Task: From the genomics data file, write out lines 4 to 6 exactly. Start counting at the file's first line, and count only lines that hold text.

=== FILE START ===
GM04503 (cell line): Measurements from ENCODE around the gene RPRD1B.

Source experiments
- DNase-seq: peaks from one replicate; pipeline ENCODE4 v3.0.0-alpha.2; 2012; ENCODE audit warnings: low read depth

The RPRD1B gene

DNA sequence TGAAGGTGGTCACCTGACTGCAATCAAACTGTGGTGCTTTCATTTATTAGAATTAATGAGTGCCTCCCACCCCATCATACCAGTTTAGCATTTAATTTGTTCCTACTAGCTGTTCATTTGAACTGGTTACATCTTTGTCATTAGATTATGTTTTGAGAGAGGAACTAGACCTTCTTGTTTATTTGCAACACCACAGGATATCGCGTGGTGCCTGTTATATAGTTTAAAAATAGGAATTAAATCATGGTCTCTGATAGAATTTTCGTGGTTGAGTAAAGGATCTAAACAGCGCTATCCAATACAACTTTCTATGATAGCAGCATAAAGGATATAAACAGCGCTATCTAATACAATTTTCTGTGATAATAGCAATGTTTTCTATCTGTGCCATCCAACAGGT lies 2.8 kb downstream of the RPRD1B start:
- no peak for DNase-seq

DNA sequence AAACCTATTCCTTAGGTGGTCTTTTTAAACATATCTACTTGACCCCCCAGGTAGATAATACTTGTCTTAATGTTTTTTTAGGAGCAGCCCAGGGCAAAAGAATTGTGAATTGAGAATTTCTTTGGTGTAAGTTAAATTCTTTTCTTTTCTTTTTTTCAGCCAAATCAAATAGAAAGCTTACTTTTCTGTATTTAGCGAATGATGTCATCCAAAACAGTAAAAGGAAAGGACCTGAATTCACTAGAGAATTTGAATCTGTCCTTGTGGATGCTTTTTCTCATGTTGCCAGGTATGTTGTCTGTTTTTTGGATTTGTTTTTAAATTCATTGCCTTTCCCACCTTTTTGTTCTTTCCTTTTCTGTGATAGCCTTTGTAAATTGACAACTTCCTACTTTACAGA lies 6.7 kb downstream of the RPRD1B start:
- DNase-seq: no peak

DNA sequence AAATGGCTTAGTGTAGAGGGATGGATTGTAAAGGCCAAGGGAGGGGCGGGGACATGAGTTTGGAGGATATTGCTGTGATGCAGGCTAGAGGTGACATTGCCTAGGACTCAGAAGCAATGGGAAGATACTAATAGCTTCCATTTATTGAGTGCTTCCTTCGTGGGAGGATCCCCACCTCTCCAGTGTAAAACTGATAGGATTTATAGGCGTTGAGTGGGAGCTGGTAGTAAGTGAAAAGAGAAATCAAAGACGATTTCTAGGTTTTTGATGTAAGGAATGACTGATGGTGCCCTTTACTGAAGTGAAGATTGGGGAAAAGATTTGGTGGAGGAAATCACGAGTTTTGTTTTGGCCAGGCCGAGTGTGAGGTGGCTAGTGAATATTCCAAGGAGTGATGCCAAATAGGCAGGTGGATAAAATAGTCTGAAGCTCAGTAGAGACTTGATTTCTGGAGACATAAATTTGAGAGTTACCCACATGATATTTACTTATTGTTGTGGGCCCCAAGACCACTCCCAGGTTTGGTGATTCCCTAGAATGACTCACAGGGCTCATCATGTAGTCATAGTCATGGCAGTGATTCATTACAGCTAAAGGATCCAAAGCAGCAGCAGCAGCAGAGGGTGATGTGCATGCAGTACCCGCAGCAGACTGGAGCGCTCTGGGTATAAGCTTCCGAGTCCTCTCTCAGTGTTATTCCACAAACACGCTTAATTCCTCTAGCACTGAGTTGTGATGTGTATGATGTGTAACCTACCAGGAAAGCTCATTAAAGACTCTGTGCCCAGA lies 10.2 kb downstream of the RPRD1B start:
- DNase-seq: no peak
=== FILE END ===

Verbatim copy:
The RPRD1B gene

DNA sequence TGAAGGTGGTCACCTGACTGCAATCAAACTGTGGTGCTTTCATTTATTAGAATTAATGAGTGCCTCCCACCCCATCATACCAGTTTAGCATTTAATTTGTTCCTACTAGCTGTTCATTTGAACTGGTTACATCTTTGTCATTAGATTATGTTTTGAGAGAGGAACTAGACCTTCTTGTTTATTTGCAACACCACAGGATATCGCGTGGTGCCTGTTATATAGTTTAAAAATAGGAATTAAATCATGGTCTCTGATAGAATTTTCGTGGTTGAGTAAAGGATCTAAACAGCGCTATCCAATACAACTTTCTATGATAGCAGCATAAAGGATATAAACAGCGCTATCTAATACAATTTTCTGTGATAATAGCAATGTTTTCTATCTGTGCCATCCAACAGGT lies 2.8 kb downstream of the RPRD1B start:
- no peak for DNase-seq